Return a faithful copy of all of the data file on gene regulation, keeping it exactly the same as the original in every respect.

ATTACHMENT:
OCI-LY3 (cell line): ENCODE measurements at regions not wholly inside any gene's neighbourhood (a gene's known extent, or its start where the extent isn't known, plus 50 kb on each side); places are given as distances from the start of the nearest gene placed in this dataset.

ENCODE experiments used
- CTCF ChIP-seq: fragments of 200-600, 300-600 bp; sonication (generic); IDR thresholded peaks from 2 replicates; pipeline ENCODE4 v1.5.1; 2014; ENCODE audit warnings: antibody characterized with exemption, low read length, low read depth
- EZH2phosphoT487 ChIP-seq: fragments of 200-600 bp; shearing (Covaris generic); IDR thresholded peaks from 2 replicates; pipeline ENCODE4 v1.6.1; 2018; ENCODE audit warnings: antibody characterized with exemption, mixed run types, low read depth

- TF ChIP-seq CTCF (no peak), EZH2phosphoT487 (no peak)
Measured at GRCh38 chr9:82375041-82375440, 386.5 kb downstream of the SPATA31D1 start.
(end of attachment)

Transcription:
OCI-LY3 (cell line): ENCODE measurements at regions not wholly inside any gene's neighbourhood (a gene's known extent, or its start where the extent isn't known, plus 50 kb on each side); places are given as distances from the start of the nearest gene placed in this dataset.

ENCODE experiments used
- CTCF ChIP-seq: fragments of 200-600, 300-600 bp; sonication (generic); IDR thresholded peaks from 2 replicates; pipeline ENCODE4 v1.5.1; 2014; ENCODE audit warnings: antibody characterized with exemption, low read length, low read depth
- EZH2phosphoT487 ChIP-seq: fragments of 200-600 bp; shearing (Covaris generic); IDR thresholded peaks from 2 replicates; pipeline ENCODE4 v1.6.1; 2018; ENCODE audit warnings: antibody characterized with exemption, mixed run types, low read depth

- TF ChIP-seq CTCF (no peak), EZH2phosphoT487 (no peak)
Measured at GRCh38 chr9:82375041-82375440, 386.5 kb downstream of the SPATA31D1 start.